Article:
The April 2015 Nepal Earthquake: why buildings collapse, and how to prevent it
Since the Nepal earthquake in April, Build Change has been studying why buildings collapse, and how people would like their houses to be rebuilt. Most Nepalese buildings are made with unreinforced masonry and are prone to collapse during earthquakes. Buildings made with reinforced concrete frames mounted on strong foundations are able to withstand landslides and earthquake shocks, and suffer much less damage.
Building Codes and guidelines exist but are widely ignored
After a 1988 earthquake in Nepal, the government published a Nepal National Building Code and guidelines for earthquake-resistant construction. Unfortunately, these guidelines are rarely used in practice, or enforced in any practical manner. Many houses are simply built by untrained local people.
Working with government is a constant process of creating relationships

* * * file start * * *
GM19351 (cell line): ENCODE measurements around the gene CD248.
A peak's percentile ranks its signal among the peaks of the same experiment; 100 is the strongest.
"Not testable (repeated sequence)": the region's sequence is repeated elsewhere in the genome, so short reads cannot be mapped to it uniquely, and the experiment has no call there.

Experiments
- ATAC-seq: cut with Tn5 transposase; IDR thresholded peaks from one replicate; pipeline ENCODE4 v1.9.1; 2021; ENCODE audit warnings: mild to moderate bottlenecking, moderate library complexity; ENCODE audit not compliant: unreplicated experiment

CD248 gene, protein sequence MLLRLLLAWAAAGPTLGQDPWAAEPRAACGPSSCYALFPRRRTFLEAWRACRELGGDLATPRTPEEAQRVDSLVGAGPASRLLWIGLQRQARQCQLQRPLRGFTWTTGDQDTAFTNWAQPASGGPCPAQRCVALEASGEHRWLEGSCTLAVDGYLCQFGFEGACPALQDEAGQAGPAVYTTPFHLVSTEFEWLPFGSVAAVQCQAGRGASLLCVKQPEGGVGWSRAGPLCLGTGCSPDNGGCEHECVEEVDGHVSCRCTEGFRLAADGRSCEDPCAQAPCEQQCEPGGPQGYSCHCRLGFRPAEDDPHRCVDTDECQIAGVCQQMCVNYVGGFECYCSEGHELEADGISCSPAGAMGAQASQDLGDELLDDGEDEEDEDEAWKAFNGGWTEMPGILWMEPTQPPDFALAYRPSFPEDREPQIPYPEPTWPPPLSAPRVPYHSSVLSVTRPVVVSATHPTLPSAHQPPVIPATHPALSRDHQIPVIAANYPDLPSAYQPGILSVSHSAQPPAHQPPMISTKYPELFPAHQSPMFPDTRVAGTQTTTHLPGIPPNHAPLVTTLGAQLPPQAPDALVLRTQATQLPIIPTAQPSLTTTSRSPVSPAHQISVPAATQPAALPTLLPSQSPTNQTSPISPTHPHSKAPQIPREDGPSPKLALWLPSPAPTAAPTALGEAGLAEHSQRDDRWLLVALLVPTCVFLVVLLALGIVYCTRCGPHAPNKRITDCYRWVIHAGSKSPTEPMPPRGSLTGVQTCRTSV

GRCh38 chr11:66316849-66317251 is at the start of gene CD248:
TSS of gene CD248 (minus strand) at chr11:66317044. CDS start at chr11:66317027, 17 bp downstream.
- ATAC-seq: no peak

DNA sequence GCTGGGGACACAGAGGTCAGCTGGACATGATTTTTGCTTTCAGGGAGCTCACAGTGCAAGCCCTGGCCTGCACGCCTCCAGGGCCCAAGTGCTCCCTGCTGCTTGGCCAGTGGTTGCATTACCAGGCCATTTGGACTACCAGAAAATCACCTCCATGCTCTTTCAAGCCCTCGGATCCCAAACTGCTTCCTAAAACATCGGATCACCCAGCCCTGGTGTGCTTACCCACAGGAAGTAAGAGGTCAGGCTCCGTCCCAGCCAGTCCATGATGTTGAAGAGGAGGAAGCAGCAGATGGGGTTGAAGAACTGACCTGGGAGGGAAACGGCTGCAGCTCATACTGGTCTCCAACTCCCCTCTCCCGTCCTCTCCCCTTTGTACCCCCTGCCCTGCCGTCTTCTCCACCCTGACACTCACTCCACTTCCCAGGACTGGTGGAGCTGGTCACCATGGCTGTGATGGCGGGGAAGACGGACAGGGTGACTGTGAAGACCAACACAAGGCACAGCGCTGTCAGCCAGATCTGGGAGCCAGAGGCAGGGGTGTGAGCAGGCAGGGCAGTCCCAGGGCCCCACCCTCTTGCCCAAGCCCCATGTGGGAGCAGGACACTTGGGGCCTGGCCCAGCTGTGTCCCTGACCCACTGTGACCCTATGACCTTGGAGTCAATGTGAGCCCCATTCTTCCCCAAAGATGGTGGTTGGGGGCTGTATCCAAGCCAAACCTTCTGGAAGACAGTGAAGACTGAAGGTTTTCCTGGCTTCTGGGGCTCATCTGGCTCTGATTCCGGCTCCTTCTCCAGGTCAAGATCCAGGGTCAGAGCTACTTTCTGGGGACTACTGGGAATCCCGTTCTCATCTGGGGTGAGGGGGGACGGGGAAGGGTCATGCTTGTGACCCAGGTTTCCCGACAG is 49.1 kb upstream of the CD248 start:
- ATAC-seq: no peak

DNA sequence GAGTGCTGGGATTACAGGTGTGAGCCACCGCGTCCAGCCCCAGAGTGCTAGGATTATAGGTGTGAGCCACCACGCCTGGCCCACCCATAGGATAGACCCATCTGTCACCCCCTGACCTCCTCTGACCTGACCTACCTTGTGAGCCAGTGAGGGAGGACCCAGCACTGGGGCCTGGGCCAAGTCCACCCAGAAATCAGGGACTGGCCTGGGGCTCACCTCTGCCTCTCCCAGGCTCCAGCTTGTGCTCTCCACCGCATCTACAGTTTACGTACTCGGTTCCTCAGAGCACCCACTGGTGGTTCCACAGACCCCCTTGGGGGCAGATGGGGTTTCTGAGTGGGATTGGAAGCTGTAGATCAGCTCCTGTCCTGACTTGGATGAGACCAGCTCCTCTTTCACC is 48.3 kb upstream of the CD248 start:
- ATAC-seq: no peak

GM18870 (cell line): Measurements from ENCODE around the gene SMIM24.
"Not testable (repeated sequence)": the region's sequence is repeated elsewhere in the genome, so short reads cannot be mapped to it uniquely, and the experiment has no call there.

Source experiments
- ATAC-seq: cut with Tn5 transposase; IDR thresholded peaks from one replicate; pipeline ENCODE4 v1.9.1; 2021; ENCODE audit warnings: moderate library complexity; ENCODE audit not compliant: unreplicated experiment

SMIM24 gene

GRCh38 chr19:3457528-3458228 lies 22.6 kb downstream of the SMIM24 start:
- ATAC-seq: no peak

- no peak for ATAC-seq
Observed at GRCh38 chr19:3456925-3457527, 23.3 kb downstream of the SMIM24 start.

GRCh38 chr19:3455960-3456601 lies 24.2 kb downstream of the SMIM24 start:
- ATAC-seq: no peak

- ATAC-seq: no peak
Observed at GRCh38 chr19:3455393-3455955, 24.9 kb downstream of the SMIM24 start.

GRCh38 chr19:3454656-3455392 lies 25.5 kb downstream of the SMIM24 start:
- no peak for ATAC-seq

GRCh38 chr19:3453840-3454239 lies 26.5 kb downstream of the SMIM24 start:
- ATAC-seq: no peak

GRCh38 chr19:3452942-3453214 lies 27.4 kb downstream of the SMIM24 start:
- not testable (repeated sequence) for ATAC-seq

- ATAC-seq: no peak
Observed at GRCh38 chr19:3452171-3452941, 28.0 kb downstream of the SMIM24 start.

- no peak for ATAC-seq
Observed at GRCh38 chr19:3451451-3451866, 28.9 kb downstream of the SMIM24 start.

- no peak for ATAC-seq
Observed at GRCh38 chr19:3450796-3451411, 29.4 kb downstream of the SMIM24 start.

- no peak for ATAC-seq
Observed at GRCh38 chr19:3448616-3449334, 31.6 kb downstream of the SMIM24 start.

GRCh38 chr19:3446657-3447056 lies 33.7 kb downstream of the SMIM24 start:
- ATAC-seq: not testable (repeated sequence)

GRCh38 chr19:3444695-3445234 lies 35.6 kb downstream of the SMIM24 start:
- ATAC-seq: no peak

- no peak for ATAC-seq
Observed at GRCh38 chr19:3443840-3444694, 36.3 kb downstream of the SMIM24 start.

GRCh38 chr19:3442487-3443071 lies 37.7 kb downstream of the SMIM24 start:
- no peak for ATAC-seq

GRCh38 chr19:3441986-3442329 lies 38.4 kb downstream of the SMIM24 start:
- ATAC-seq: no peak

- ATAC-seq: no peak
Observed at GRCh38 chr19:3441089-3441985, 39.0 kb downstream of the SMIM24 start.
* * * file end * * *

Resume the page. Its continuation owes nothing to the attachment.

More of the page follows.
Earthquakes don’t kill people: badly-built buildings do. Lives can be saved if buildings are constructed, or retrofitted with earthquake-proofing, according to reliable codes and guidelines, but this tends to make construction more costly or difficult. Safer buildings will only be made if the codes are enforced, and we build relationships with local and national governments to try to bring this about, but officials change, governments change, and we have to start all over again. It’s a constant process, but we think it’s worth it. It takes a lot of travel, so many thanks to ANA BLUE WING!